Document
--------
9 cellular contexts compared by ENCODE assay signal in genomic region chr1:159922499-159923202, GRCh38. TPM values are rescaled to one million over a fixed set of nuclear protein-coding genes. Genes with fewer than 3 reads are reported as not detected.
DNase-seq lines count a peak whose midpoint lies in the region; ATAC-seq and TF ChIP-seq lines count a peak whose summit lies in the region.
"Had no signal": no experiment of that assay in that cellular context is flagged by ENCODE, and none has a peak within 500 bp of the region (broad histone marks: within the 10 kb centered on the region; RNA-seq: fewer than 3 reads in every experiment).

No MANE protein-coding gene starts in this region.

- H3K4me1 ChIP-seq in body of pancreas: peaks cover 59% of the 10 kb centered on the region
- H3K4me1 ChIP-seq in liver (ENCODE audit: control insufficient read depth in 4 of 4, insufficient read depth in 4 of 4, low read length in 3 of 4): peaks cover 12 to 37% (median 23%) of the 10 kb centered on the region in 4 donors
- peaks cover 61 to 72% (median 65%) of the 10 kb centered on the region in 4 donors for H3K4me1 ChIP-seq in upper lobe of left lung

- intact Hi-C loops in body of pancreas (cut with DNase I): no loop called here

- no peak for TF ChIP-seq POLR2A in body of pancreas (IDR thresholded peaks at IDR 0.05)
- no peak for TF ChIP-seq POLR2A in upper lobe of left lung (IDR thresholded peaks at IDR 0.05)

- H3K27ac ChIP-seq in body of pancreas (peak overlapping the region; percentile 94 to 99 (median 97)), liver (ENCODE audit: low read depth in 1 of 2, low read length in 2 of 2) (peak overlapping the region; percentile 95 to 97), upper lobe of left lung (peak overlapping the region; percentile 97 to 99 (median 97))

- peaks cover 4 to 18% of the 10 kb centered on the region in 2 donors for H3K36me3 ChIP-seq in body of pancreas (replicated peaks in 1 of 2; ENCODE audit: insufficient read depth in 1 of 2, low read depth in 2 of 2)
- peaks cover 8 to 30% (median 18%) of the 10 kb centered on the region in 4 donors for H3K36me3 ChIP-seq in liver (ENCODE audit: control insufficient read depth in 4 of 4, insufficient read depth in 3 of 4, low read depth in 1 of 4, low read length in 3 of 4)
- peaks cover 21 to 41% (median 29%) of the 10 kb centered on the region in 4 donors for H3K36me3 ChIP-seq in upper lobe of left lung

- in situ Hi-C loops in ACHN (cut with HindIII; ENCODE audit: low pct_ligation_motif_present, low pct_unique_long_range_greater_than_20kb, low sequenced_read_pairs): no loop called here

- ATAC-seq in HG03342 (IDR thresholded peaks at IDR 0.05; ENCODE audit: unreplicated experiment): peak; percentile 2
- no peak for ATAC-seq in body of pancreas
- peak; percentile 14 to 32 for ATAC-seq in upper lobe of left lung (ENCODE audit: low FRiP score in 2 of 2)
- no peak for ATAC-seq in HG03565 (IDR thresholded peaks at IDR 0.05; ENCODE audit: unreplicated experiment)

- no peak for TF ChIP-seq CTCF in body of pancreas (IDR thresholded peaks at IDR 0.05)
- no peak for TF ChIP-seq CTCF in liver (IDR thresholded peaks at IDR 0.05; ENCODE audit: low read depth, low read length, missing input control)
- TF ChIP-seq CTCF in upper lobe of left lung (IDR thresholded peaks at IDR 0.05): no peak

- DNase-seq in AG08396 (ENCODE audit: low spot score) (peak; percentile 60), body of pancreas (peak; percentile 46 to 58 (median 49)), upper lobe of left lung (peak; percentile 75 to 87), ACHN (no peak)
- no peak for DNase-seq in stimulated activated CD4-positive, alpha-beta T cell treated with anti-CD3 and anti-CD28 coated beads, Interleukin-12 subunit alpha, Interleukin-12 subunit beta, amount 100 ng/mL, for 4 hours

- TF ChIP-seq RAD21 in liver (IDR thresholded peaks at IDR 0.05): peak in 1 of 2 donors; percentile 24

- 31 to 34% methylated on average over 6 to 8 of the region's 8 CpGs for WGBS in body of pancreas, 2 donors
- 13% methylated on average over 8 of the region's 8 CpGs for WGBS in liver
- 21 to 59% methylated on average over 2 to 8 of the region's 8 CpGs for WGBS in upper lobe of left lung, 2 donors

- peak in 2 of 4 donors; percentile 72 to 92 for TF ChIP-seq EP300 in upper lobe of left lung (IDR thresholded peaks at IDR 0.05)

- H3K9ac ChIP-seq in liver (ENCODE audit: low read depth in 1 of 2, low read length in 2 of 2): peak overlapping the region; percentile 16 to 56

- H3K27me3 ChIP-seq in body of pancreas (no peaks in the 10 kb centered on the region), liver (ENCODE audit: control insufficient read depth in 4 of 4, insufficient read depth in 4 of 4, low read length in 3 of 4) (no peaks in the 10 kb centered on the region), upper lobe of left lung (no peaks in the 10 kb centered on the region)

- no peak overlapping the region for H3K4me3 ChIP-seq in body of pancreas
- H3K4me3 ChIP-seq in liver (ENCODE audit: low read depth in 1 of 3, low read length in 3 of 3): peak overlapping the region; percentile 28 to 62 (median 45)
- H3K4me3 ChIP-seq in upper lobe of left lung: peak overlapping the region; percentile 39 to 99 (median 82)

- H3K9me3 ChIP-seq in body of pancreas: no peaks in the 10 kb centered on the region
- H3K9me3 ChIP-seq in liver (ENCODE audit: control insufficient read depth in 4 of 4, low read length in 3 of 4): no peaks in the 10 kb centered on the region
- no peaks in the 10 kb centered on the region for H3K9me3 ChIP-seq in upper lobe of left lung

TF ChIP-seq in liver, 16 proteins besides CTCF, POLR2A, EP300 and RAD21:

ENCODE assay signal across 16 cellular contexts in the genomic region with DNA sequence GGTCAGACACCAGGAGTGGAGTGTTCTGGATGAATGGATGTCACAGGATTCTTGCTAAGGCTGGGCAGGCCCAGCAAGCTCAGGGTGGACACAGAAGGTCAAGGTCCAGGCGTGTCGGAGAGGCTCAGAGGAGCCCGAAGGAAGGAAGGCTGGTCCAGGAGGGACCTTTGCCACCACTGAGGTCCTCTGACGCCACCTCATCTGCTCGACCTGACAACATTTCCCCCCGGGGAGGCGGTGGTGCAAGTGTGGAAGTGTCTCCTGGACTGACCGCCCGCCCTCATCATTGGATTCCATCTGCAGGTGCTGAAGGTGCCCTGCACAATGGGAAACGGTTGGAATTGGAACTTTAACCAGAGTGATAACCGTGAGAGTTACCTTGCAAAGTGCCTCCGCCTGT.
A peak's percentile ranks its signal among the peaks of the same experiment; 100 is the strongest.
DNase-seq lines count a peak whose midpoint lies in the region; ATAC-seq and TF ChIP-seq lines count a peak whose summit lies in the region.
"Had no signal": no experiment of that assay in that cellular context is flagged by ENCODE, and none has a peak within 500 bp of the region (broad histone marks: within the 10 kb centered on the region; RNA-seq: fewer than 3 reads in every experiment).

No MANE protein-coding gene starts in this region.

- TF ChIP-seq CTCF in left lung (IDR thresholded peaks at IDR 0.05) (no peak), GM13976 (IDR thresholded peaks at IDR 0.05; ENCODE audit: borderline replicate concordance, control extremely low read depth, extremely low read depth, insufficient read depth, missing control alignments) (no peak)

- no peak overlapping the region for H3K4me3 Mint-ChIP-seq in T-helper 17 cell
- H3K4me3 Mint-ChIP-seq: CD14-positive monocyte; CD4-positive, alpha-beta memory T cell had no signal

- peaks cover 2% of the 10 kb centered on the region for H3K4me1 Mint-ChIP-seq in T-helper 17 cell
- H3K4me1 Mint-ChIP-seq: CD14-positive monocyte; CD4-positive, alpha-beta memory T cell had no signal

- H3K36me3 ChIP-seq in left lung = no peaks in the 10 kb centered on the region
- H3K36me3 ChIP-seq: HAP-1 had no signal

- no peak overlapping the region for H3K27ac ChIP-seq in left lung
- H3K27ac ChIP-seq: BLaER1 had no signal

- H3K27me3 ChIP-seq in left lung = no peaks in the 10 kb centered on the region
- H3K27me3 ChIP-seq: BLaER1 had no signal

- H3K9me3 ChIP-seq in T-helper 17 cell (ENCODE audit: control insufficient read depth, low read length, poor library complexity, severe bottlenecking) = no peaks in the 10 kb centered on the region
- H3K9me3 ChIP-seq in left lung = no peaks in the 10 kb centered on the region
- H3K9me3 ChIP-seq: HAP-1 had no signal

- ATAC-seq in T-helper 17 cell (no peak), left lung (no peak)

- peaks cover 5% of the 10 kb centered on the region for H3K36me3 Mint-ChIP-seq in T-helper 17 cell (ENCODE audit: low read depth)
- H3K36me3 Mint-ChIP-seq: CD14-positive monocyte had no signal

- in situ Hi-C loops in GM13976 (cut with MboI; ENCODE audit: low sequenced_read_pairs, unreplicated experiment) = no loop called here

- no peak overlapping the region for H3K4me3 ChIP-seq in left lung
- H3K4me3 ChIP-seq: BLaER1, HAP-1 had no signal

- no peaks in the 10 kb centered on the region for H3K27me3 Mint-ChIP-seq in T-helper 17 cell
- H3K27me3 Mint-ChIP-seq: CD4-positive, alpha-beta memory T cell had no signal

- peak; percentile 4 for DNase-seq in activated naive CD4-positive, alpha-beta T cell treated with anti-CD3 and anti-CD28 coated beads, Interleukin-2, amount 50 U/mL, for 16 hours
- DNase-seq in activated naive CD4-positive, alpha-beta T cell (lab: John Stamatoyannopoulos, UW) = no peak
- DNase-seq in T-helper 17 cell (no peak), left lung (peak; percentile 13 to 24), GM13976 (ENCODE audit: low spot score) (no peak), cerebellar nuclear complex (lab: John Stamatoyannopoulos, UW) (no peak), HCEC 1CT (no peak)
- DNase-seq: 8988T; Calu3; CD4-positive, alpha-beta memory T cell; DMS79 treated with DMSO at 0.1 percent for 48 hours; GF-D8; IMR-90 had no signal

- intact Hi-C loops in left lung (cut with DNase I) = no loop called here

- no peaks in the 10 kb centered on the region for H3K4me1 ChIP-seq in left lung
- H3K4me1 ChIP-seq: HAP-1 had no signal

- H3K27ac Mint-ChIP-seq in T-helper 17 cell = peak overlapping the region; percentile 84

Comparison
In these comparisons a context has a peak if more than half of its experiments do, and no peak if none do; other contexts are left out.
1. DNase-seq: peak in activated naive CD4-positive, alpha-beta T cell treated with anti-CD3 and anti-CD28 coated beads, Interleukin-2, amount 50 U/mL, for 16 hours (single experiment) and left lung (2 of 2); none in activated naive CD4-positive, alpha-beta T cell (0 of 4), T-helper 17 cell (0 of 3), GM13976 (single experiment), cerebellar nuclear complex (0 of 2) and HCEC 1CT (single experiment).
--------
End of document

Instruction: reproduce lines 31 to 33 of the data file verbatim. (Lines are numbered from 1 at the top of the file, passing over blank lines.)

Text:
- H3K27me3 ChIP-seq in body of pancreas (no peaks in the 10 kb centered on the region), liver (ENCODE audit: control insufficient read depth in 4 of 4, insufficient read depth in 4 of 4, low read length in 3 of 4) (no peaks in the 10 kb centered on the region), upper lobe of left lung (no peaks in the 10 kb centered on the region)

- no peak overlapping the region for H3K4me3 ChIP-seq in body of pancreas
- H3K4me3 ChIP-seq in liver (ENCODE audit: low read depth in 1 of 3, low read length in 3 of 3): peak overlapping the region; percentile 28 to 62 (median 45)